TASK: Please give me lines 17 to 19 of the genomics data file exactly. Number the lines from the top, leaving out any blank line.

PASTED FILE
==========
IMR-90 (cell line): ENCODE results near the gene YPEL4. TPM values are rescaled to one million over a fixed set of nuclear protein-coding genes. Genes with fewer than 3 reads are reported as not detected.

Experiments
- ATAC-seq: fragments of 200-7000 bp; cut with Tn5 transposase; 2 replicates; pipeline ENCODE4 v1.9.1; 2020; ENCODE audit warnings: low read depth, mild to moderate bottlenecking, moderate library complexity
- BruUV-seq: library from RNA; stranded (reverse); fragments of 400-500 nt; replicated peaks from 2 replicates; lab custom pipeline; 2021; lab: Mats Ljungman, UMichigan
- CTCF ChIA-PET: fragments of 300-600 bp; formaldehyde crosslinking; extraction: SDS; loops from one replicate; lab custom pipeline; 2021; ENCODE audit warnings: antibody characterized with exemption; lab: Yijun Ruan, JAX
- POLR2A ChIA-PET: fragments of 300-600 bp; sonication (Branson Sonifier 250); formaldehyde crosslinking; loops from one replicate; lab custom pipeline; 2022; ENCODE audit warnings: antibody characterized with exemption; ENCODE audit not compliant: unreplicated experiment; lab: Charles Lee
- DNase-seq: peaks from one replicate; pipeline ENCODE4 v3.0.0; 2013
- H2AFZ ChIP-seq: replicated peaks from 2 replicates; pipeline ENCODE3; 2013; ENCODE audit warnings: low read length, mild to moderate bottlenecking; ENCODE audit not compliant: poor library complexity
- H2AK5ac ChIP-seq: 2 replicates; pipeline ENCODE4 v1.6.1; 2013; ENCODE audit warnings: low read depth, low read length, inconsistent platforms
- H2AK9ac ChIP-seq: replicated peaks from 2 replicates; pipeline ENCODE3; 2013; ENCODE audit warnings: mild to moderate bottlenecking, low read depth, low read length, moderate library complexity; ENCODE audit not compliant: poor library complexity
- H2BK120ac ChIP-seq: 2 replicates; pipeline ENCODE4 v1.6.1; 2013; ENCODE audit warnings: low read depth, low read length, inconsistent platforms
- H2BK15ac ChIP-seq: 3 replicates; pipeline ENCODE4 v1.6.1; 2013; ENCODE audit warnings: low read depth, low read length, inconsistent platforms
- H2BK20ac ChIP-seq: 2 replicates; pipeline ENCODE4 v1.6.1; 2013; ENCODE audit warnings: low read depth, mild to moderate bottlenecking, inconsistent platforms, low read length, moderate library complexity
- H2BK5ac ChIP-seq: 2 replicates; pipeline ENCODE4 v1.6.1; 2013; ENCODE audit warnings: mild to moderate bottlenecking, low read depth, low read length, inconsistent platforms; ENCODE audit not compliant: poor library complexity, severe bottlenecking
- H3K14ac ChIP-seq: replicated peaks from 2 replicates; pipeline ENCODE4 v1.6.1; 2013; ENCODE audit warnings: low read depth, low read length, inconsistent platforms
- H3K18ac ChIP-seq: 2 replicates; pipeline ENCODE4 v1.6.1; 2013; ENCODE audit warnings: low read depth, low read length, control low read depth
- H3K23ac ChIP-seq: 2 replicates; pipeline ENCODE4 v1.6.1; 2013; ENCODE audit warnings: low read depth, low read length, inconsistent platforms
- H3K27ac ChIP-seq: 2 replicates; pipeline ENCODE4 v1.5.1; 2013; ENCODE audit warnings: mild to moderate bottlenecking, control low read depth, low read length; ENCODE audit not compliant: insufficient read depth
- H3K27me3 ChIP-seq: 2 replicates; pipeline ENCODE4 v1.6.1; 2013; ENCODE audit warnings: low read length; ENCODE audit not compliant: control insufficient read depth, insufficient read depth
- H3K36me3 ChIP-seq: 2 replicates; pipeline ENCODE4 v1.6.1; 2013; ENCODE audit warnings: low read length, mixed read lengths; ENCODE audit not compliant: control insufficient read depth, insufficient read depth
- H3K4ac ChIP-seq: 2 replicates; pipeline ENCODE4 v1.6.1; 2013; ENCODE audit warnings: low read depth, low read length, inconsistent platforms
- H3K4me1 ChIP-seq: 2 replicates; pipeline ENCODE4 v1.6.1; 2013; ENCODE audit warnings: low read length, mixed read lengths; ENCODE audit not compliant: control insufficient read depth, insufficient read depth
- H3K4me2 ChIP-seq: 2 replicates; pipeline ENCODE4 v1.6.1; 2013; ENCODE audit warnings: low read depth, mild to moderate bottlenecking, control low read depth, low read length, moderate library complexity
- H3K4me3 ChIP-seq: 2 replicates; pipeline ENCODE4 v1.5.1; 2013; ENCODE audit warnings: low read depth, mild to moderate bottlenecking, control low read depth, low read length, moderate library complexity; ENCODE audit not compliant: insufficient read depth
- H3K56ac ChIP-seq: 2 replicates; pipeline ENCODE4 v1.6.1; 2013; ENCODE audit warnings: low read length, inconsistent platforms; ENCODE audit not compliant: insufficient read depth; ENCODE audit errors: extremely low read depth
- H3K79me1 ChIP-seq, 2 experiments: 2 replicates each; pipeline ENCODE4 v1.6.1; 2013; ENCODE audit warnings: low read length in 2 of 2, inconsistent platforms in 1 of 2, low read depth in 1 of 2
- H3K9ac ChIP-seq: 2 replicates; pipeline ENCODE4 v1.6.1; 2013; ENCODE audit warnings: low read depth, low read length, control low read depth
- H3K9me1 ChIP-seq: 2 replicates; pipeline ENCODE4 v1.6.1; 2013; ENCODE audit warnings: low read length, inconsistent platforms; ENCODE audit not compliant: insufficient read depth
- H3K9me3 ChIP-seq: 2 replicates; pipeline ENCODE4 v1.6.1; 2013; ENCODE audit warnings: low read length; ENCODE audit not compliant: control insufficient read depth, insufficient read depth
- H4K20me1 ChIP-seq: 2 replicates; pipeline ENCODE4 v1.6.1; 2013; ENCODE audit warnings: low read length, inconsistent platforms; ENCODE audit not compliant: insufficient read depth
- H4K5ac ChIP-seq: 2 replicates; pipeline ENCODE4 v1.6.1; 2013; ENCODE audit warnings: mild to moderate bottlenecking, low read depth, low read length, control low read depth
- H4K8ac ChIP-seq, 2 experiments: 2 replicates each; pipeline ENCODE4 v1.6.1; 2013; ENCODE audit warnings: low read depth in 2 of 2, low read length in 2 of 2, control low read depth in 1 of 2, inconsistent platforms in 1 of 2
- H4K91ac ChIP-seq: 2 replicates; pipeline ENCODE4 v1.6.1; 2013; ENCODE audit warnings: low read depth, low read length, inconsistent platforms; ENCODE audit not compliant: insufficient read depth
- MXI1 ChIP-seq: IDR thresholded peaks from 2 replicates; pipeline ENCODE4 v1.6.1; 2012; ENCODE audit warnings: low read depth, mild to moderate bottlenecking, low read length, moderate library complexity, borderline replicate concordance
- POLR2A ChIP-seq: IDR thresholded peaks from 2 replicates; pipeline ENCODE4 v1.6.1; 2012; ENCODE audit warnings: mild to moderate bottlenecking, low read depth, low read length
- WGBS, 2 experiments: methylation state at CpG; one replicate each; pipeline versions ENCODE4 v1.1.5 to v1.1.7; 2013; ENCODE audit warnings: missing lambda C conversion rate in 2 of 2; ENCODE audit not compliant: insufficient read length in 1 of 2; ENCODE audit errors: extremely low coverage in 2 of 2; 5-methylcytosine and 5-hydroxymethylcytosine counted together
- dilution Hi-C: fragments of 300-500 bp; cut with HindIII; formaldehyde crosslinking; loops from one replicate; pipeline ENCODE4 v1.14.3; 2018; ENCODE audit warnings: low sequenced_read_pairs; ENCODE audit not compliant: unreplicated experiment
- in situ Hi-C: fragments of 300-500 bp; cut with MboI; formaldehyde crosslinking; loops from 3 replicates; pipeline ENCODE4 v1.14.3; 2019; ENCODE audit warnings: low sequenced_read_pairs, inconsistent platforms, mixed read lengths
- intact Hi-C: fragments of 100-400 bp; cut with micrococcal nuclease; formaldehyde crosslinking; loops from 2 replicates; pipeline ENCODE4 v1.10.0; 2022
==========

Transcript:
- H3K23ac ChIP-seq: 2 replicates; pipeline ENCODE4 v1.6.1; 2013; ENCODE audit warnings: low read depth, low read length, inconsistent platforms
- H3K27ac ChIP-seq: 2 replicates; pipeline ENCODE4 v1.5.1; 2013; ENCODE audit warnings: mild to moderate bottlenecking, control low read depth, low read length; ENCODE audit not compliant: insufficient read depth
- H3K27me3 ChIP-seq: 2 replicates; pipeline ENCODE4 v1.6.1; 2013; ENCODE audit warnings: low read length; ENCODE audit not compliant: control insufficient read depth, insufficient read depth